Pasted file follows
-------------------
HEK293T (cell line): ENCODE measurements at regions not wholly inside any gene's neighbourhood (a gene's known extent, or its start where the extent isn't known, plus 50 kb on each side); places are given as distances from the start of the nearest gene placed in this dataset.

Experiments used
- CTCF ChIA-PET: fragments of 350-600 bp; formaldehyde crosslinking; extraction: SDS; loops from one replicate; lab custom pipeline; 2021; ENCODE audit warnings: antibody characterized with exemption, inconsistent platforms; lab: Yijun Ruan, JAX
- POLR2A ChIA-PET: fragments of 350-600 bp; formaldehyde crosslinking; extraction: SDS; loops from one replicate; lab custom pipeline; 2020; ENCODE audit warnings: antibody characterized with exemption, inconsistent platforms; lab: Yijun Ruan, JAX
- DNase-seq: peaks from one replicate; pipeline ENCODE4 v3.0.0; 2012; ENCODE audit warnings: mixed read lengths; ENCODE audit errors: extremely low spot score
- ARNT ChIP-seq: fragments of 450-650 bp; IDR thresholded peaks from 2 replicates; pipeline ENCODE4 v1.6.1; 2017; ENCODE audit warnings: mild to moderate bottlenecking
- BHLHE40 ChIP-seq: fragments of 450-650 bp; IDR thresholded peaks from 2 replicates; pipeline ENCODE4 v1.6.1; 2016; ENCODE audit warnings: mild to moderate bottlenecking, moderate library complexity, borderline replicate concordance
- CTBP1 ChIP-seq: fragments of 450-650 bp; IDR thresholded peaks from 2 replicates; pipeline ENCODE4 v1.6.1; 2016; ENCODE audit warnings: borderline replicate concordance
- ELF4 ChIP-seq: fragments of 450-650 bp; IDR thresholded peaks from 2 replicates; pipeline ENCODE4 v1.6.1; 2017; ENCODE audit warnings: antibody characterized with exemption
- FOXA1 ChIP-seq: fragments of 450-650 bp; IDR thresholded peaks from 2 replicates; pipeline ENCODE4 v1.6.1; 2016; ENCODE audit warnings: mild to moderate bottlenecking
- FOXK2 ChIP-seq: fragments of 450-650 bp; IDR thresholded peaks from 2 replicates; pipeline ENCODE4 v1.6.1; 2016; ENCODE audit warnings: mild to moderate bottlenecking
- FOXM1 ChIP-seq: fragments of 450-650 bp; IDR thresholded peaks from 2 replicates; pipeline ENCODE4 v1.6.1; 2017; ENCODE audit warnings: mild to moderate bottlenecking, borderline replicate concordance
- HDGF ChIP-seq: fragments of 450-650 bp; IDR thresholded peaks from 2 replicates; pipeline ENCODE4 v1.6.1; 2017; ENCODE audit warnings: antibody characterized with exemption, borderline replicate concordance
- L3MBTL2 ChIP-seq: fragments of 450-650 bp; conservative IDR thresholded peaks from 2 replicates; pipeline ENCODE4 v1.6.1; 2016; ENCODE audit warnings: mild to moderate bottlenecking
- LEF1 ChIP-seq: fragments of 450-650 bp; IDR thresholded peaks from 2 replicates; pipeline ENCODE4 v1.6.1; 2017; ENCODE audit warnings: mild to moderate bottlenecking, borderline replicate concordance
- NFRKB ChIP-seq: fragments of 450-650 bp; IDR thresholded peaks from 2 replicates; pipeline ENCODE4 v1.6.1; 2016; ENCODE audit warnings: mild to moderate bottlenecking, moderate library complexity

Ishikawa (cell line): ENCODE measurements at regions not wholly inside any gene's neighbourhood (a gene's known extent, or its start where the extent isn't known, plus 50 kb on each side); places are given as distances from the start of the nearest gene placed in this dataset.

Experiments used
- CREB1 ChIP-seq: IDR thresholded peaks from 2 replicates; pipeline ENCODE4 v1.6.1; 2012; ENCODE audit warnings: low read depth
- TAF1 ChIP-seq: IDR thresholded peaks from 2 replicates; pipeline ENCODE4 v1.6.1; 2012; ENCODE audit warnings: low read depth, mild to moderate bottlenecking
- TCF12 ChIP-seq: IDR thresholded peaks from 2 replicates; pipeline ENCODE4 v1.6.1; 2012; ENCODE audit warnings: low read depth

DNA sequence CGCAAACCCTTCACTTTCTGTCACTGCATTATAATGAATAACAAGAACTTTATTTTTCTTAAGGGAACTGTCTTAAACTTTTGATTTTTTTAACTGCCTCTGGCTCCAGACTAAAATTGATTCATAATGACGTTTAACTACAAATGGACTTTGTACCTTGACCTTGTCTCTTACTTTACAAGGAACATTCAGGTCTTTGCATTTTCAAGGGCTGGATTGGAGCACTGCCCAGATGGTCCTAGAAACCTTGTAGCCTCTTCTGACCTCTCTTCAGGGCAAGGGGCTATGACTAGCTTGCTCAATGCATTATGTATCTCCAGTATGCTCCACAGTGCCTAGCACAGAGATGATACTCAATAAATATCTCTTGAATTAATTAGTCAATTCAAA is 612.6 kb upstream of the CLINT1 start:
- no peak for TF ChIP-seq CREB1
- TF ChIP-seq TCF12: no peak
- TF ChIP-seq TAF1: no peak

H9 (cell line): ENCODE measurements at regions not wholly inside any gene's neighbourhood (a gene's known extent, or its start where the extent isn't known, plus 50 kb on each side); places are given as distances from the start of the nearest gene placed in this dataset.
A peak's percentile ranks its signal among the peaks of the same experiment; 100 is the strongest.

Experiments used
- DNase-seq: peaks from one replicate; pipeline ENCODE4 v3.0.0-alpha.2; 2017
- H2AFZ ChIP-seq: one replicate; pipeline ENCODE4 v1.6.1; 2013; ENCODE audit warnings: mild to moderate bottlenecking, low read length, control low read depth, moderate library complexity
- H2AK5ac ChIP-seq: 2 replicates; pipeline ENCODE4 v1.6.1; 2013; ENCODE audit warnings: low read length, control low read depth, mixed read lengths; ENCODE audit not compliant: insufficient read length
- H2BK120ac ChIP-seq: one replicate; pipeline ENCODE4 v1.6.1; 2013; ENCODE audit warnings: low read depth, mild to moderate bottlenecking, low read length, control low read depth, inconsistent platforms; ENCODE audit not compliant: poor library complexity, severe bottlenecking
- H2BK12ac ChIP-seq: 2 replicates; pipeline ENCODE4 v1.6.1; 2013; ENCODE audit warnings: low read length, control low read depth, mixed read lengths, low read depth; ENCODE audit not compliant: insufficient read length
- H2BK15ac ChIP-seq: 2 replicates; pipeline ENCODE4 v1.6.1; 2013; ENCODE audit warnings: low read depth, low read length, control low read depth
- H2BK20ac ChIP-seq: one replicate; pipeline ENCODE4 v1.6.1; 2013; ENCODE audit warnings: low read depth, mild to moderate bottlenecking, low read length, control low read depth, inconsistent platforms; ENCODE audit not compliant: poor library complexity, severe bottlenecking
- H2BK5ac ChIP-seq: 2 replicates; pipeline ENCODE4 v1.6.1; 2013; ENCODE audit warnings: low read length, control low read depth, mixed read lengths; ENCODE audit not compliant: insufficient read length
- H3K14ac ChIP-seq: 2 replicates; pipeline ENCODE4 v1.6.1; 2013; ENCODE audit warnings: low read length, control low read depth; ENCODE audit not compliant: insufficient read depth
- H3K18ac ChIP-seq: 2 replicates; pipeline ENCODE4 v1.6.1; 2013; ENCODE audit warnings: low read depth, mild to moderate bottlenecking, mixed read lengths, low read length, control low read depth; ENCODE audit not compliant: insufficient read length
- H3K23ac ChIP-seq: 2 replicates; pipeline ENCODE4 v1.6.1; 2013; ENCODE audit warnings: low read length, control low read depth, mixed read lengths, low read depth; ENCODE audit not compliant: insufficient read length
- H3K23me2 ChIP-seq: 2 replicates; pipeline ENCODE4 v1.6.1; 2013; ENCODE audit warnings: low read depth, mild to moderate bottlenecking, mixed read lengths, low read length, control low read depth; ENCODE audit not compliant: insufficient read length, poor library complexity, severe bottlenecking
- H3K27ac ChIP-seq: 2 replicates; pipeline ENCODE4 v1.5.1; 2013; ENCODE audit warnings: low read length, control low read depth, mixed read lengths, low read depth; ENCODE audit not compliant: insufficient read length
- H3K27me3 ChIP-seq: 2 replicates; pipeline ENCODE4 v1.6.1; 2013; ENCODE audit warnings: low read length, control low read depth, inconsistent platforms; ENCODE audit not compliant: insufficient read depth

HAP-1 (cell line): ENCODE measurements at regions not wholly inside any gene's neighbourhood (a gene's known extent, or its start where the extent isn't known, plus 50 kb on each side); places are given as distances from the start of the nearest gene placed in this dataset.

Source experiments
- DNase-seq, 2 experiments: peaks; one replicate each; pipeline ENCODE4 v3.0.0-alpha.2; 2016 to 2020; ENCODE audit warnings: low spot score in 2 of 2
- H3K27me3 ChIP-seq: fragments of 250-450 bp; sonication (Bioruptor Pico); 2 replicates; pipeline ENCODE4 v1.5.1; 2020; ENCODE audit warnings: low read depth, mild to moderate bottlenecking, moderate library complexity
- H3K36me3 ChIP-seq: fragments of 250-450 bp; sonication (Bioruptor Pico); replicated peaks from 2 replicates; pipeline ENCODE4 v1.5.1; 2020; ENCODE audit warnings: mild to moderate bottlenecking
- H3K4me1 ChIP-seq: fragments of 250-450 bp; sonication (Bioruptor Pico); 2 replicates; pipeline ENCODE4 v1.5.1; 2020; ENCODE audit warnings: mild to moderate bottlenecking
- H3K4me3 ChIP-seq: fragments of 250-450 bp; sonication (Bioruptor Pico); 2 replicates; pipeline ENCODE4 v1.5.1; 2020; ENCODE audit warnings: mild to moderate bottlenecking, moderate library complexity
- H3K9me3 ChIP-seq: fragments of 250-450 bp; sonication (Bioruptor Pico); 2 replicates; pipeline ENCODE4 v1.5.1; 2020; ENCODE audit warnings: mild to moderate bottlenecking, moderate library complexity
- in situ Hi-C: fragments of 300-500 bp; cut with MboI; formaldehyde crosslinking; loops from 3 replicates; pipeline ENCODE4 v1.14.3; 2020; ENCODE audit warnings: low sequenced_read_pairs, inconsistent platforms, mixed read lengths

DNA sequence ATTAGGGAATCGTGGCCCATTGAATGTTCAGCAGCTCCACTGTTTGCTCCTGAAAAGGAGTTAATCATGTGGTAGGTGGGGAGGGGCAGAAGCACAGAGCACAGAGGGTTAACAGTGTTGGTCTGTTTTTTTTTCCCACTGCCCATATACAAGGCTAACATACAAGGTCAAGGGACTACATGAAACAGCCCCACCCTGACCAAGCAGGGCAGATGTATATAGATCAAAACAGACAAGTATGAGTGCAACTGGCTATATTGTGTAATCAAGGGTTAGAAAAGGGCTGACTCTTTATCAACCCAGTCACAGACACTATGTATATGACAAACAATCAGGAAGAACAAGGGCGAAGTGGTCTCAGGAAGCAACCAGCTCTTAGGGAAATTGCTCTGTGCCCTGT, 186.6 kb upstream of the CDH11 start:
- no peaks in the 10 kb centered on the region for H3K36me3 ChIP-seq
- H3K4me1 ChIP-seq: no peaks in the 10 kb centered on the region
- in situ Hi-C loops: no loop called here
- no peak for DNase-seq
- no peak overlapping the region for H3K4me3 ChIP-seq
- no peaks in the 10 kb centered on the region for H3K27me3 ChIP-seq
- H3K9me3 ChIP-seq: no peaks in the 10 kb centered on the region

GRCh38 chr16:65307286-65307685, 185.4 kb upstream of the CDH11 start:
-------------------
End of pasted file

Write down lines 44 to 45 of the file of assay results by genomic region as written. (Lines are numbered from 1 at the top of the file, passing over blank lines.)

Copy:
Source experiments
- DNase-seq, 2 experiments: peaks; one replicate each; pipeline ENCODE4 v3.0.0-alpha.2; 2016 to 2020; ENCODE audit warnings: low spot score in 2 of 2